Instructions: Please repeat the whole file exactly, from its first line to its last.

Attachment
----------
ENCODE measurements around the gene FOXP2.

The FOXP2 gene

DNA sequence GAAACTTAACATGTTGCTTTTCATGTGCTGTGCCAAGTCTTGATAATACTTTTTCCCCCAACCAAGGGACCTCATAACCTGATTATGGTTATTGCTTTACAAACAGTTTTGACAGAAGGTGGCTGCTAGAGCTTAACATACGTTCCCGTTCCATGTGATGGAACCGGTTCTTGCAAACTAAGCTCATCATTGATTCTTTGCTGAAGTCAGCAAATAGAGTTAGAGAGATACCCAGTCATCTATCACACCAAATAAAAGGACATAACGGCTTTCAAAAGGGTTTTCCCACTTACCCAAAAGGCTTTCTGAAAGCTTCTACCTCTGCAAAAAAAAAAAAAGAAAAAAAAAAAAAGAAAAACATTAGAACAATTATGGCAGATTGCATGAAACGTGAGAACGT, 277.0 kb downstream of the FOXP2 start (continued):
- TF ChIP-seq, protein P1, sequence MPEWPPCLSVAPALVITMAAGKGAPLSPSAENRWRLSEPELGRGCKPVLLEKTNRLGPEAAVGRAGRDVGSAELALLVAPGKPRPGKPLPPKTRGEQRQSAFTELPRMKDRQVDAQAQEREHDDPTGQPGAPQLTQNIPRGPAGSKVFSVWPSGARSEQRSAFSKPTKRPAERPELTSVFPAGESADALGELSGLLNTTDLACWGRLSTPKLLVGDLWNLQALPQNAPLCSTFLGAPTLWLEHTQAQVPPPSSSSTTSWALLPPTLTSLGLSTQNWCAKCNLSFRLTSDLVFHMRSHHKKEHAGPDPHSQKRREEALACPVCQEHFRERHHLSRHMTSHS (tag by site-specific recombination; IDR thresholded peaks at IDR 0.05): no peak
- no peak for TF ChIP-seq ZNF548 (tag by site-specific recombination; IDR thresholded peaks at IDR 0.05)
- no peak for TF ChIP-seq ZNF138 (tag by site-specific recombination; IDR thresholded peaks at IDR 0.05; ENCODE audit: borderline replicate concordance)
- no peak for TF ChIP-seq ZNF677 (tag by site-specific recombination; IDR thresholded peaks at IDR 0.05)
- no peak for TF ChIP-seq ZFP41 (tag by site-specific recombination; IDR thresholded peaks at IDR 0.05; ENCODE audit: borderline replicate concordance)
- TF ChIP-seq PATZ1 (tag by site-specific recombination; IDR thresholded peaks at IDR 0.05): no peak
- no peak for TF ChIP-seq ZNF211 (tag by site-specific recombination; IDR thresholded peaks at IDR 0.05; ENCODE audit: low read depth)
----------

ENCODE measurements around the gene FOXP2.

The FOXP2 gene

DNA sequence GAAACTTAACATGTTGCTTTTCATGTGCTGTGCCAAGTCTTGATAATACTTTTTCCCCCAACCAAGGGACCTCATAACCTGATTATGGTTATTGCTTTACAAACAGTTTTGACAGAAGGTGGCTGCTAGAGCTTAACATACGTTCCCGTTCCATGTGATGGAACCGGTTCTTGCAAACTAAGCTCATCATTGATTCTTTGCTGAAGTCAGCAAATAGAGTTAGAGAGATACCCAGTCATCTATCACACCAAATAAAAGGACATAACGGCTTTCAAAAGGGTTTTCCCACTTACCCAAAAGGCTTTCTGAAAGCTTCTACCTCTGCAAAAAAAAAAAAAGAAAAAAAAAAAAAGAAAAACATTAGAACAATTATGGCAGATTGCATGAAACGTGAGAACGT, 277.0 kb downstream of the FOXP2 start (continued):
- TF ChIP-seq, protein P1, sequence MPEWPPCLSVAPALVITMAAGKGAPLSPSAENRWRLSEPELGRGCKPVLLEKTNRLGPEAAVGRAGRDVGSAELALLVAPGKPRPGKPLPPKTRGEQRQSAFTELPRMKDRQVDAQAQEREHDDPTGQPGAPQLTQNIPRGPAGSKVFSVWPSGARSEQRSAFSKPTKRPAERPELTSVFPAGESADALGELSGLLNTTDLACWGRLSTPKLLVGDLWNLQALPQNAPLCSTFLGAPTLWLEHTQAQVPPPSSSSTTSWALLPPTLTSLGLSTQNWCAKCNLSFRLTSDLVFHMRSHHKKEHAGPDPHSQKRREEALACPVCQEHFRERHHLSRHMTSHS (tag by site-specific recombination; IDR thresholded peaks at IDR 0.05): no peak
- no peak for TF ChIP-seq ZNF548 (tag by site-specific recombination; IDR thresholded peaks at IDR 0.05)
- no peak for TF ChIP-seq ZNF138 (tag by site-specific recombination; IDR thresholded peaks at IDR 0.05; ENCODE audit: borderline replicate concordance)
- no peak for TF ChIP-seq ZNF677 (tag by site-specific recombination; IDR thresholded peaks at IDR 0.05)
- no peak for TF ChIP-seq ZFP41 (tag by site-specific recombination; IDR thresholded peaks at IDR 0.05; ENCODE audit: borderline replicate concordance)
- TF ChIP-seq PATZ1 (tag by site-specific recombination; IDR thresholded peaks at IDR 0.05): no peak
- no peak for TF ChIP-seq ZNF211 (tag by site-specific recombination; IDR thresholded peaks at IDR 0.05; ENCODE audit: low read depth)